Values corresponding to Dice Coefficient (DC) [29, 30] are presented in Figure 7.

Restored images are presented in Figures 8 and 9.

#### 6. Conclusion

The present paper investigates the application of the SR1 updates procedure and S-M formula in computation of the Moore-Penrose inverse of specific Toeplitz matrices that appear in the image restoration process.

The first approach is based on the usage of the pure SR1 update algorithm, proposed in . The second approach starts with the SR1 update algorithm and, after its completion, continues with the BP method. The third approach is a hybrid combination which comprises the SR1 updates in the first step and the S-M formula in the second phase (Algorithm 1). The fourth approach is based on the improvement of the SR1 update step method of Algorithm 1, which leads to Algorithm 2 with the best performances. The improvement is achieved using the specific structure of the underlying Toeplitz matrix.

An application of Algorithm 2 in image restoration is considered. In this case, a comparison with the modified BP method from  is presented.

#### Appendix

The Matlab implementation of Algorithm 1 is given in Algorithm 3 under the function . Note that the correct performance of the function requires the presence of yltXl function for computing the sequences and .

 function alg41 = alg41(A) %***************************% % General Information.    % %***************************% % Synopsis: % alg41 = alg41(A) % Input: % A = the initial matrix of interest. % Output: % alg41 = mp-inverse by using rank-one updates and the Sherman_Morrison formula. % This function follows Algorithm 1. % The correct performance of alg41b requires the presence of yltXl function. Astar = A’; m,n = size(A); G0 = zeros(m,m); if m > 1 for i = 1:m-1 Gkout = G0+A(:,i)*Astar(i,:); G0 = Gkout; end Gm = Gkout+A(:,m)*Astar(m,:); else Gm = G0; end Gkout = Gm; Y02 = Gkout∖A; X02 = Y02’; for l = m+1:n-1 yltout,Xlout = yltXl(Y02,X02,Astar,l,m,n); Y02 = yltout; X02 = Xlout; end alg41 = X02 - Astar*Y02(:,n)*Y02(:,n)’/(1+Astar(n,:)*Y02(:,n));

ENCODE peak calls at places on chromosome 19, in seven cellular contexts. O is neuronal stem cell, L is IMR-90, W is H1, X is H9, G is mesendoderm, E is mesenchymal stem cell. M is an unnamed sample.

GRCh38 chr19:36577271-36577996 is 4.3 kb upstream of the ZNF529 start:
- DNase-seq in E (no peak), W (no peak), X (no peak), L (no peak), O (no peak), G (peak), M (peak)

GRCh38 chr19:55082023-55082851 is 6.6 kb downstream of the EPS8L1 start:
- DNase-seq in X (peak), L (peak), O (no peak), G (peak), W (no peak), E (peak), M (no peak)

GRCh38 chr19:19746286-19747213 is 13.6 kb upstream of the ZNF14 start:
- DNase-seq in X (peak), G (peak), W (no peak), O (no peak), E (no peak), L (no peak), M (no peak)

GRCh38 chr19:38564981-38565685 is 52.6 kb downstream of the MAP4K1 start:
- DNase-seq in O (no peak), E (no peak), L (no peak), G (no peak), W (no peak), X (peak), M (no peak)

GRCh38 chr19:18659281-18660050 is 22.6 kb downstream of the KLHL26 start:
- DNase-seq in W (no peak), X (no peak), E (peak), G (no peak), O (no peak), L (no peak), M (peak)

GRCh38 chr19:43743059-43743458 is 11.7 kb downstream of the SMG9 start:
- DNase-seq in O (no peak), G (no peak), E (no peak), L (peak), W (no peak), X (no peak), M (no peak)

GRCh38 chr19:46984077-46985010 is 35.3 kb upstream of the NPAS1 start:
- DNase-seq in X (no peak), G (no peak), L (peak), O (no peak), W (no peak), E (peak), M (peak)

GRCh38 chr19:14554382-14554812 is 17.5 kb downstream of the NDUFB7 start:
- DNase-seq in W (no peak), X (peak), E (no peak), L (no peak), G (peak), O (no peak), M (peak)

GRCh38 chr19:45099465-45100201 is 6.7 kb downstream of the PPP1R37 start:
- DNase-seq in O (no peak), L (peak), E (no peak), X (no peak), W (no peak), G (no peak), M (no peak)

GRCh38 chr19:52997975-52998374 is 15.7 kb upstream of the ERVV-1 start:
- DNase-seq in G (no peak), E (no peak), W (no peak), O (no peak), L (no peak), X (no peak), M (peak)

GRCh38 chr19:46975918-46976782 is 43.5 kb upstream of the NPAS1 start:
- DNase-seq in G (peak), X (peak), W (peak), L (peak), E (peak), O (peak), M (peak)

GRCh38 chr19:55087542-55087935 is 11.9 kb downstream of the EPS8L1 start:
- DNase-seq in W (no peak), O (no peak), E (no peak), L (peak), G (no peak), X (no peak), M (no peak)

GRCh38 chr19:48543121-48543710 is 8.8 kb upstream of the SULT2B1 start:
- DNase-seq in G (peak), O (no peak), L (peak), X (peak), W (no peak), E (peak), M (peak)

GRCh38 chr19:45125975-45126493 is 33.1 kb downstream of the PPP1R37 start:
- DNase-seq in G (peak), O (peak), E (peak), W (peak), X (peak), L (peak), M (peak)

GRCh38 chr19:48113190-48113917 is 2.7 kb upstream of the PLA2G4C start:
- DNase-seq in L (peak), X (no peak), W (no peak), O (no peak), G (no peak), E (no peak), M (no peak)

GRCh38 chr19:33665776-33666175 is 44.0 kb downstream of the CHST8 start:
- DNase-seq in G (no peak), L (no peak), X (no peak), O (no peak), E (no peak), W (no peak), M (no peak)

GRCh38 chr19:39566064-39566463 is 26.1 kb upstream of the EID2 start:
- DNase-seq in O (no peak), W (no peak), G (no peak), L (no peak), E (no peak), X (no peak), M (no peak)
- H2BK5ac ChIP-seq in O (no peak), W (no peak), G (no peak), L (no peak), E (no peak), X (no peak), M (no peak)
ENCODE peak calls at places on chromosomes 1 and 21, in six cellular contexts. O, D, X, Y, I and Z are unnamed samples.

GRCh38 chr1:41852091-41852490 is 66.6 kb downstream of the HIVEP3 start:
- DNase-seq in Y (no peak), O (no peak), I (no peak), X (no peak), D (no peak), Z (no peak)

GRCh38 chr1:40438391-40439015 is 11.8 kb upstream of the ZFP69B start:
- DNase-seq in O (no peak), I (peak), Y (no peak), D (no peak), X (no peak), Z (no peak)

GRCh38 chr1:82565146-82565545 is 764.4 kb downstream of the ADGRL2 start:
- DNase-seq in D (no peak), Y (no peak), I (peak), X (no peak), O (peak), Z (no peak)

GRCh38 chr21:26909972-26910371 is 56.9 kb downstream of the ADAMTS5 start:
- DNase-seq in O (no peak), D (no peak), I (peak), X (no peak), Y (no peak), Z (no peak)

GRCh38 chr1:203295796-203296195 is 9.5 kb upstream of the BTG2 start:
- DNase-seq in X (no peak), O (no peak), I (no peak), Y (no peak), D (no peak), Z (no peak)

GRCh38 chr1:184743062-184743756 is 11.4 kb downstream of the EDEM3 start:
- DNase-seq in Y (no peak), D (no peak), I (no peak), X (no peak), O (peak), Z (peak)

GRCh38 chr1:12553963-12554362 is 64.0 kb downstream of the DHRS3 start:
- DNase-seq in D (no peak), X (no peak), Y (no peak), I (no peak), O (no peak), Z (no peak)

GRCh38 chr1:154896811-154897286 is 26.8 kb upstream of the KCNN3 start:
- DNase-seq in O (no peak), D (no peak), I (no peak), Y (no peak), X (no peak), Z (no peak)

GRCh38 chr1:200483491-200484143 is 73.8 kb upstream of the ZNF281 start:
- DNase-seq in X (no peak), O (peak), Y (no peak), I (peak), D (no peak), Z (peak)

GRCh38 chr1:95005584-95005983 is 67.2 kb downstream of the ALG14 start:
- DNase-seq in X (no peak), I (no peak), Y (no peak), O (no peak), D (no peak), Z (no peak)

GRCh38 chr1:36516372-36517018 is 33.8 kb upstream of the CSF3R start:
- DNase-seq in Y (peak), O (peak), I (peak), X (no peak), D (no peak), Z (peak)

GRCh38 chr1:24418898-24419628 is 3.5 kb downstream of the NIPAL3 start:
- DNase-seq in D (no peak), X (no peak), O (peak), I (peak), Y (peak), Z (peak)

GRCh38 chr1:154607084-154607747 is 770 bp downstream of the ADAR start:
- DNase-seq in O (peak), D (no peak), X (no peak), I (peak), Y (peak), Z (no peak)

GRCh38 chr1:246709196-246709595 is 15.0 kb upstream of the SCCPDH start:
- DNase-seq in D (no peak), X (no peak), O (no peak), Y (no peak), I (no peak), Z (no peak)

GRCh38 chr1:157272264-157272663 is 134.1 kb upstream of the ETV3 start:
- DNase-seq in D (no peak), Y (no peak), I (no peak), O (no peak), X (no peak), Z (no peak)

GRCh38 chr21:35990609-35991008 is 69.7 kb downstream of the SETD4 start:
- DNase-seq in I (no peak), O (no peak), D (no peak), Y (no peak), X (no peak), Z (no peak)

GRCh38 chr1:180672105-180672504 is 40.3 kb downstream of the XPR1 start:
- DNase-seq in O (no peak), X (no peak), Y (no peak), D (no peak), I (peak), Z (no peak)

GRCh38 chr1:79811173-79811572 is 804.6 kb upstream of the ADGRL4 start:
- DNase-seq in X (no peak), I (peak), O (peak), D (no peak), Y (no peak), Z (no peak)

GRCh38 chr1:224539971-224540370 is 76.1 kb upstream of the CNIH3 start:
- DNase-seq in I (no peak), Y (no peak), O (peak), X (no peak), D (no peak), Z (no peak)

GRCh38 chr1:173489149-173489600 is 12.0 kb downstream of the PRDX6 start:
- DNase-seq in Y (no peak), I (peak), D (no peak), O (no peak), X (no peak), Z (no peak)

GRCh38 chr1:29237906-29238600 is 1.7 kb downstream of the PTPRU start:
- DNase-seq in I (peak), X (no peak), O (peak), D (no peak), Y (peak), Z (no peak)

The Matlab implementation of Algorithm 2 is given in Algorithm 4 under the function . Note that the correct performance of requires the presence of yltXl function for computing the sequences and .

 function alg42 = alg42(A,ll) %***************************% % General Information.    % %***************************% % Synopsis: % alg42 = alg42(A) % Input: % A = the mxn initial matrix of interest. % ll=n-m+1 % Output: % alg42 = improvement of Algorithm 1 according to Theorem 6. % This function follows Algorithm 2. % The correct performance of alg42 requires the presence of yltXl function. Astar = A’; m,n = size(A); f = A(1,1:ll); E0 = zeros(1,m); product = f’*f; for i = 1:ll E0(1,i) = sum(diag(product,i-1)); end E1=E0; E = toeplitz(E1); G0=zeros(ll-1); Gnew = hankel(zeros(1,ll-2) f(end), flip(f(1,2:end))); for i = 1:ll-1 Gkoutnew = G0+Gnew(:,i)*Gnew(i,:); G0=Gkoutnew; end Gmnew = G0; fullmatrix = zeros(m-ll+1) zeros(m-ll+1,ll-1);zeros(ll-1,m-ll+1) Gmnew; Gkout = E-fullmatrix; Y02 = Gkout∖A; X02 = Y02’; for l = m+1:n-1 yltout,Xlout = yltXl(Y02,X02,Astar,l,m,n); Y02 = yltout; X02 = Xlout; end alg42 = X02 - Astar*Y02(:,n)*Y02(:,n)’/(1+Astar(n,:)*Y02(:,n));

The yltXl Function. See Algorithm 5.

 function yltout,Xlout = yltXl(Y0,X0,G,l,m,n) d = n-l; Y0l = Y0(:,l); g = 1+G(l,:)*Y0l; g1 = Y0l*G(l,:); multiplier = eye(m)-g1/g; Y0lherm = Y0l*Y0l’; Xl = X0 - G*Y0lherm/g; Xlout = Xl; ylt = zeros(m,n); for i = 1:d t = l+i; ylt(:,t) = multiplier*Y0(:,t); yltout = ylt; end

#### Competing Interests

The authors declare that there is no conflict of interests regarding the publication of this paper.

#### Acknowledgments

Predrag S. Stanimirović gratefully acknowledges support from the Research Project 174013 of the Serbian Ministry of Science. Vasilios N. Katsikis gratefully acknowledges that this work was carried out at the Department of Economics, University of Athens, Greece, and supported by Special Account Research Grant 11698. Predrag S. Stanimirović and Igor Stojanović gratefully acknowledge support from the Project “Applying Direct Methods for Digital Image Restoring” of the Goce Delev University.